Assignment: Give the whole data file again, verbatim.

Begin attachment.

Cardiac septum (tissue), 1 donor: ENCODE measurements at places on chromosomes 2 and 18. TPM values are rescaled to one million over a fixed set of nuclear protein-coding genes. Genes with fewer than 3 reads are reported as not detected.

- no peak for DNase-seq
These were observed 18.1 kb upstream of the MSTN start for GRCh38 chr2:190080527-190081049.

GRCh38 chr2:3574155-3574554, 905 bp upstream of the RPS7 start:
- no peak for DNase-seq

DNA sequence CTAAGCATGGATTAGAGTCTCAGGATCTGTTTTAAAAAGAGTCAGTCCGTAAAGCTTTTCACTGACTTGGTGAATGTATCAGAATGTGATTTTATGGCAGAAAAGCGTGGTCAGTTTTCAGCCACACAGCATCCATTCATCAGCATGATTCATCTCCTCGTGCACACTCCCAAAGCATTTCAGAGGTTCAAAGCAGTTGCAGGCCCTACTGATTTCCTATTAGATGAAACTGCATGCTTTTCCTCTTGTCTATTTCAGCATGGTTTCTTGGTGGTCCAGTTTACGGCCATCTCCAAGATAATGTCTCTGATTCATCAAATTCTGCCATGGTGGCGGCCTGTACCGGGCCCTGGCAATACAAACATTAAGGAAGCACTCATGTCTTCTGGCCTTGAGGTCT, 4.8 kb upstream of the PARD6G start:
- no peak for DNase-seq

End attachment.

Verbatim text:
Cardiac septum (tissue), 1 donor: ENCODE measurements at places on chromosomes 2 and 18. TPM values are rescaled to one million over a fixed set of nuclear protein-coding genes. Genes with fewer than 3 reads are reported as not detected.

- no peak for DNase-seq
These were observed 18.1 kb upstream of the MSTN start for GRCh38 chr2:190080527-190081049.

GRCh38 chr2:3574155-3574554, 905 bp upstream of the RPS7 start:
- no peak for DNase-seq

DNA sequence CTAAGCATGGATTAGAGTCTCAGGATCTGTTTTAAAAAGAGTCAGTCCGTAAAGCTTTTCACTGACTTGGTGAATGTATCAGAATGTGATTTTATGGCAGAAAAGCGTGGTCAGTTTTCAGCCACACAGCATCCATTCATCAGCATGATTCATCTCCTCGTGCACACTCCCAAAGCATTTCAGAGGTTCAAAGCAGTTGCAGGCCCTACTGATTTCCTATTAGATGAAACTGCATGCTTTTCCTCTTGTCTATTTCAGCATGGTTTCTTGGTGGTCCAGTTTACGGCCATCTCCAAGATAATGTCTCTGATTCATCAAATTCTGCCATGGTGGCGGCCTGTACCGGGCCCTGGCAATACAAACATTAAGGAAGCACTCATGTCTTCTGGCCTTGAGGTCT, 4.8 kb upstream of the PARD6G start:
- no peak for DNase-seq